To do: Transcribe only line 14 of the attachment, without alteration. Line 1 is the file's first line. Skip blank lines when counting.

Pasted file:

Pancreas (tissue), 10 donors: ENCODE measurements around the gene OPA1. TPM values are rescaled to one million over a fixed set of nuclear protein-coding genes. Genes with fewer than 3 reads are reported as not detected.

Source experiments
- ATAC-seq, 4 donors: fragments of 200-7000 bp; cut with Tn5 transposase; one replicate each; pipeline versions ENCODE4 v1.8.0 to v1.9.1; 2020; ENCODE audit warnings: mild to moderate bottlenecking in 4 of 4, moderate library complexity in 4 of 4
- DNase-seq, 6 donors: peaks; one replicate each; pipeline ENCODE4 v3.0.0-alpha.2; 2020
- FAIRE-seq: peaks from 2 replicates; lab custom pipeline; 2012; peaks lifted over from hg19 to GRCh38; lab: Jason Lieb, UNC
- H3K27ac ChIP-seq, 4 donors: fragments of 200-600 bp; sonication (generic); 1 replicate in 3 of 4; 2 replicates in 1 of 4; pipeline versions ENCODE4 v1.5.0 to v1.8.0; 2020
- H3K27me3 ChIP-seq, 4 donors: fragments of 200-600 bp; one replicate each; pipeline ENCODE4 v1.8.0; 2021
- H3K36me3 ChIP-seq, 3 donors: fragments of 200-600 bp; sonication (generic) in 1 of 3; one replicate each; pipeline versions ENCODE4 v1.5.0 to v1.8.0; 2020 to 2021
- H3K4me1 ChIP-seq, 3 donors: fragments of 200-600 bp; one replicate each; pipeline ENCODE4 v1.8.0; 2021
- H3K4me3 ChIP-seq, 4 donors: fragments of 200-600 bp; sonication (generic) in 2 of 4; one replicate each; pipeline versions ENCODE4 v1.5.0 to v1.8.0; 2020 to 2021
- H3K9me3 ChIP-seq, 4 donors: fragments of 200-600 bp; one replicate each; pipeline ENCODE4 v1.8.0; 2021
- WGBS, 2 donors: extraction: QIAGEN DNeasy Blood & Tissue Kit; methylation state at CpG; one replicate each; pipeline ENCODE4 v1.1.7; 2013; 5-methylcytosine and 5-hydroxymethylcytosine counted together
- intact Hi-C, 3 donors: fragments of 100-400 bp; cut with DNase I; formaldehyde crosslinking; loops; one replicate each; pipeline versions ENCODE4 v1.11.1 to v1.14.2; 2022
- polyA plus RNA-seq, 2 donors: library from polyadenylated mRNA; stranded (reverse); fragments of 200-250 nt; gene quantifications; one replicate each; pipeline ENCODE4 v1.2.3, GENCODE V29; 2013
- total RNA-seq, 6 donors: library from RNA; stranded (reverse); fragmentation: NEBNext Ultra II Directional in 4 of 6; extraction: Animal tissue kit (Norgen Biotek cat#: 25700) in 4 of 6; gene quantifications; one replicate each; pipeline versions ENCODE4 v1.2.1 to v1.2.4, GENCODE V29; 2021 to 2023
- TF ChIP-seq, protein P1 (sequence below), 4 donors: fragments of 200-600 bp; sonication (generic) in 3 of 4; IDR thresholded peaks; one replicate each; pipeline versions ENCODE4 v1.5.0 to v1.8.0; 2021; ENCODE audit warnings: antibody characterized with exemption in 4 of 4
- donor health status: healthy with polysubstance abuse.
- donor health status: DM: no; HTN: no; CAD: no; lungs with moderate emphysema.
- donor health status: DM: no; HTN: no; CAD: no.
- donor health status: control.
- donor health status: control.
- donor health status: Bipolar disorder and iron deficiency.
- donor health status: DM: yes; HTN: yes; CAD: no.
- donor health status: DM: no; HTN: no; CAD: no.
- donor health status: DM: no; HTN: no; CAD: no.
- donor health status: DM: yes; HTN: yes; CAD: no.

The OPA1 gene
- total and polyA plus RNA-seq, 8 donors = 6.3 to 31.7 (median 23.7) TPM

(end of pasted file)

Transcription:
- polyA plus RNA-seq, 2 donors: library from polyadenylated mRNA; stranded (reverse); fragments of 200-250 nt; gene quantifications; one replicate each; pipeline ENCODE4 v1.2.3, GENCODE V29; 2013